There was a choice of two powertrains. Eschewing the Renault 25's French-built four-cylinder engines, the base Premier LX trim featured a standard 2.5 L AMC four-cylinder engine. Featuring electronically controlled throttle-body fuel injection, it developed a peak power output of 111 hp (83 kW; 113 PS) and 142 pound-feet (193 N·m) of torque at 1400 rpm, and was coupled to a new electronically controlled four-speed automatic gearbox, developed by ZF Friedrichshafen. Fuel economy for the base model was EPA estimated at 22 mpg-US (11 L/100 km; 26 mpg-imp) in the city and 31 mpg-US (7.6 L/100 km; 37 mpg-imp) on the highway, giving it a 527-mile (848 km) cruising range with the 17 US gal (64 L; 14 imp gal) gas tank. Optional in the LX and standard in ES models was a 3.0 L version of the Peugeot-Renault-Volvo (PRV) V6 engine, fitted with multiple port fuel injection, producing peak power and torque figures of 150 hp (112 kW; 152 PS) and 171 lb·ft (232 N·m). Factory acceleration estimates from standstill to 60 miles per hour (96 km/h) were 11.5 seconds with the four-cylinder, and 10 seconds with the six. Fuel efficiency was rated at 18 mpg-US (13 L/100 km; 22 mpg-imp) for the city and 27 mpg-US (8.7 L/100 km; 32 mpg-imp) on the highway. The Premier's powertrains were covered by a 7-year, 70,000-mile (112,654 km) warranty, which was longer than offered by any of the competitors at the time.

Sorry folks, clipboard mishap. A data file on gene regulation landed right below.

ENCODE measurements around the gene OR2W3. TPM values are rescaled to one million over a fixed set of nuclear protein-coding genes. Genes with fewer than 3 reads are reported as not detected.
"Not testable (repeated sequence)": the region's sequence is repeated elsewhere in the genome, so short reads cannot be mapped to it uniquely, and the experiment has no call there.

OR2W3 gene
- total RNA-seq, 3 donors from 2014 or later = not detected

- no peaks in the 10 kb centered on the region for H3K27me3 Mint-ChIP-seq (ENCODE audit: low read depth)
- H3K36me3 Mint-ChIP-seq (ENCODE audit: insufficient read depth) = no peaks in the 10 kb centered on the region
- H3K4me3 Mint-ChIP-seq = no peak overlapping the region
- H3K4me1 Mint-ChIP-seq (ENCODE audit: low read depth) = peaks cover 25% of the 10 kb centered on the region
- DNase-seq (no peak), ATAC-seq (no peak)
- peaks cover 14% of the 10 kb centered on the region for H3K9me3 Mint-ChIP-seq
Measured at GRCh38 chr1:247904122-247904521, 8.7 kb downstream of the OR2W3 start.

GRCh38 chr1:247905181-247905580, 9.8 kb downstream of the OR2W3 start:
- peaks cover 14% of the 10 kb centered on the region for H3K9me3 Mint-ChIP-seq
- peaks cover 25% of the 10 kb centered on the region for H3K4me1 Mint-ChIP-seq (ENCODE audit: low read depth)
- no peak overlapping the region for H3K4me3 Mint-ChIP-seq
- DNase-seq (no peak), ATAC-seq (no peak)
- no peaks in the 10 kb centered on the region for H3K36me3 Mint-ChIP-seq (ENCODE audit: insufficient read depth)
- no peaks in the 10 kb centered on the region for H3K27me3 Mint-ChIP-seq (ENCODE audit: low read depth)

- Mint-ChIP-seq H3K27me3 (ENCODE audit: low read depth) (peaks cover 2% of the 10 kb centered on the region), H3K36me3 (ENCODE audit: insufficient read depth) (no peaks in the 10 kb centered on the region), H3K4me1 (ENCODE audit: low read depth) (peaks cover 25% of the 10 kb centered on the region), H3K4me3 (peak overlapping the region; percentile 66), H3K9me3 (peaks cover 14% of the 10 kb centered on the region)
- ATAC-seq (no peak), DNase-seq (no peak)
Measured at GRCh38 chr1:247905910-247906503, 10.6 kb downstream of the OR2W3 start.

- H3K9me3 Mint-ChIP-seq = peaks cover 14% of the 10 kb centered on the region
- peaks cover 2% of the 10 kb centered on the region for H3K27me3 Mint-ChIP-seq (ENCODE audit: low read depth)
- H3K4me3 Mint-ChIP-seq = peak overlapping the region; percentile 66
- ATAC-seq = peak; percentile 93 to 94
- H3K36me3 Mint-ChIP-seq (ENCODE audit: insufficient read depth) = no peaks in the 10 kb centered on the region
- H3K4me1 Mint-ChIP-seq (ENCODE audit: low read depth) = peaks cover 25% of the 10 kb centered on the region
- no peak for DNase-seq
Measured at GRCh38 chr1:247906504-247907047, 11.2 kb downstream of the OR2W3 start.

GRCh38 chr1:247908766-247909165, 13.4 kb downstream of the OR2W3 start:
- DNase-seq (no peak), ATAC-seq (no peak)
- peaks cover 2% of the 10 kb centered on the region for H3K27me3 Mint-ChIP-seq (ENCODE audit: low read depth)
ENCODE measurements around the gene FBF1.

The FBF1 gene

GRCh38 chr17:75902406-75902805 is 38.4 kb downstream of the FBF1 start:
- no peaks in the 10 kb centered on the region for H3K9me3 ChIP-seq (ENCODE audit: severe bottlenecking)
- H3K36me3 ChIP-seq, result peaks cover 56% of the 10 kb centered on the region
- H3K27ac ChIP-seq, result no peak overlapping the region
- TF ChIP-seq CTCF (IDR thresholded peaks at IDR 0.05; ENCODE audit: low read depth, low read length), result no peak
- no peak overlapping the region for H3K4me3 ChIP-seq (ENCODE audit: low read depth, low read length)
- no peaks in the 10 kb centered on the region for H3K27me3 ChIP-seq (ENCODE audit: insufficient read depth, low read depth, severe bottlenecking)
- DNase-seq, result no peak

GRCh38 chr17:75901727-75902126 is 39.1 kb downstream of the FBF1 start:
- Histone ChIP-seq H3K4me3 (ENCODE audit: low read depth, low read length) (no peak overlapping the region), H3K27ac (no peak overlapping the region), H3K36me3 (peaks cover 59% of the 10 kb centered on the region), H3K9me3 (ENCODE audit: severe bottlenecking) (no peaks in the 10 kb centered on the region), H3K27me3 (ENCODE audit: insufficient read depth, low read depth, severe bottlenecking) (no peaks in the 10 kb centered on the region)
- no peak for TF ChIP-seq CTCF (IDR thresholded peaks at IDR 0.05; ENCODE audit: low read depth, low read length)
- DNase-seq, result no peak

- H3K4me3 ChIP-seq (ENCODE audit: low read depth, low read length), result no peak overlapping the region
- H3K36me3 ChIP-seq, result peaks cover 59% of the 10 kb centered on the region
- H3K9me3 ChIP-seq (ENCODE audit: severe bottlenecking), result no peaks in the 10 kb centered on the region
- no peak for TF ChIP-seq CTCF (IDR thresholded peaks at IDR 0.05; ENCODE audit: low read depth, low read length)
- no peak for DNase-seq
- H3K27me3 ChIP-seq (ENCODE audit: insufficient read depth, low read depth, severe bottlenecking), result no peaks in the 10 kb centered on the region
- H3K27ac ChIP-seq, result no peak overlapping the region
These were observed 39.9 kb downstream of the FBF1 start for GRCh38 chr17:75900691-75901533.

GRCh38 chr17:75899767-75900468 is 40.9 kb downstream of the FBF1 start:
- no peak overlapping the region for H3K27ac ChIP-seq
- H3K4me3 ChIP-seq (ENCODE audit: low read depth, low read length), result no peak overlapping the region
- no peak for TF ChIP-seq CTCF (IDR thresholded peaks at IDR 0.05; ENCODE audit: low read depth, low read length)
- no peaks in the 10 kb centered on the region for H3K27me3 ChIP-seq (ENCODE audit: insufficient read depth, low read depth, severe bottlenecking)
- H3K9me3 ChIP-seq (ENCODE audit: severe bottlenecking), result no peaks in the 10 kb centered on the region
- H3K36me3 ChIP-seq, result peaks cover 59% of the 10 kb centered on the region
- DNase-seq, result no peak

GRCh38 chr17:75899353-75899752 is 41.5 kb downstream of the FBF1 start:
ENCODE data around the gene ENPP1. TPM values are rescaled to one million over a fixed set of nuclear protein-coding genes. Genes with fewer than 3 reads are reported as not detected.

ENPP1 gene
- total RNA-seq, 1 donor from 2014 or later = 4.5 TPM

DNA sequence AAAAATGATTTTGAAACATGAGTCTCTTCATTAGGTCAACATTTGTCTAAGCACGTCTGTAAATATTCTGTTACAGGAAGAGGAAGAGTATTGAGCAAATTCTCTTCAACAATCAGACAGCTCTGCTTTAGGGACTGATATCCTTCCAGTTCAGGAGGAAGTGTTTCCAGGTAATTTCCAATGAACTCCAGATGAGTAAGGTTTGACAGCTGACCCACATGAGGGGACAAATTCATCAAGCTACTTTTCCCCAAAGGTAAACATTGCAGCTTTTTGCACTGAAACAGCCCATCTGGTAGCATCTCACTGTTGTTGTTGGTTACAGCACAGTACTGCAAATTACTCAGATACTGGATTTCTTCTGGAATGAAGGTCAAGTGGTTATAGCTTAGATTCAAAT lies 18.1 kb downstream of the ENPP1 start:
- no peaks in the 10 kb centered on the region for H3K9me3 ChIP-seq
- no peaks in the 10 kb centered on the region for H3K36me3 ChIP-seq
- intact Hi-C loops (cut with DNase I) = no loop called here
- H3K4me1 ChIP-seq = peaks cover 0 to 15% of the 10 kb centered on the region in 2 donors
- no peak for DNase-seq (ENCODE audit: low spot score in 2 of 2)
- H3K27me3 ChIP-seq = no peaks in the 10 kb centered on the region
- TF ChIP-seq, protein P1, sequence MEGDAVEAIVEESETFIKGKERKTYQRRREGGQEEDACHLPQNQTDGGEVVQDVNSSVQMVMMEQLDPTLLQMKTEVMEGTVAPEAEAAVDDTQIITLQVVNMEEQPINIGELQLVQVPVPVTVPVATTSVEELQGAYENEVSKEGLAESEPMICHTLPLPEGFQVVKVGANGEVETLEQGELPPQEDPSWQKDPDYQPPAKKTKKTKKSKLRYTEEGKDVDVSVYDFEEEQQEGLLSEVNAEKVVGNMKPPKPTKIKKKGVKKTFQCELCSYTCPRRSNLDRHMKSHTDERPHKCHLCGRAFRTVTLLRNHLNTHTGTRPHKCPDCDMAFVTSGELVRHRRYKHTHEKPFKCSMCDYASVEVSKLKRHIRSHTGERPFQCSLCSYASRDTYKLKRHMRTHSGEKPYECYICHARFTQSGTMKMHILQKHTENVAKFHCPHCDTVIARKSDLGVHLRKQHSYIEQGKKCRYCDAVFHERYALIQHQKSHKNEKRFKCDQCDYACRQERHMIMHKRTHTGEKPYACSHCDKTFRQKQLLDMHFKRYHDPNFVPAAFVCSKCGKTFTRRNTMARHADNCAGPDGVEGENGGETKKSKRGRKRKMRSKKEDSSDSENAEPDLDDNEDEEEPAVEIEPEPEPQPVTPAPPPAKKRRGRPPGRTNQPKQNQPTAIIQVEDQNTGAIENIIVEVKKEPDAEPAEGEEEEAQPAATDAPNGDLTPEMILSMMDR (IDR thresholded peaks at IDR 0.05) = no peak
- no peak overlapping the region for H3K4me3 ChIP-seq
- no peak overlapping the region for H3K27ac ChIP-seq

"Considered by some the most sophisticated car in Chrysler's lineup", the Eagle Premier offers an "incredible 122 cubic feet of interior room; almost unheard of for a mid-sized passenger car" along with "European handling".The Premier was "final offspring of the AMC-Renault marriage" and the new car entered the marketplace "well endowed in just about every department. It has the most powerful conventional engines in its field, state-of-the-art electronics with a first-ever feature, and is made in the newest assembly plant in the world."
The Premier was initially to be called the Renault Premier (mid-1987 production left the factory with Renault badging, and Eagle had to indicate this difference in its dealer information brochures and videos) in fitting with the other Renault products co-designed with and built by AMC for sale in North America (Alliance & Encore). It was to have been the first body-style in a series of three, along with a four-door wagon and a two-door coupe, named Renault Allure. After Chrysler purchased AMC from Renault, the wagon and coupe body styles were cancelled as was a planned Premier DL model featuring a five-speed manual gearbox. The car was renamed Eagle Premier, the new marque taking its name from AMC’s last product.
The interior of the LX featured standard six-passenger seating, with reclining 55/45 split front bench seats along with a rear seat that included a fold-down center armrest. Map pockets were standard in the front seat backs. The standard four-speed automatic transmissions were operated using a column shifter. The ES models included lower bodyside cladding, a firmer suspension and larger "touring" tires, as well as individual front bucket seats with adjustable see-through headrests and a full-length console with center armrest. The ES models had seating for five adults. The front buckets seats were optional in the LX, and a console mounted gear shift was optional in both LX and ES.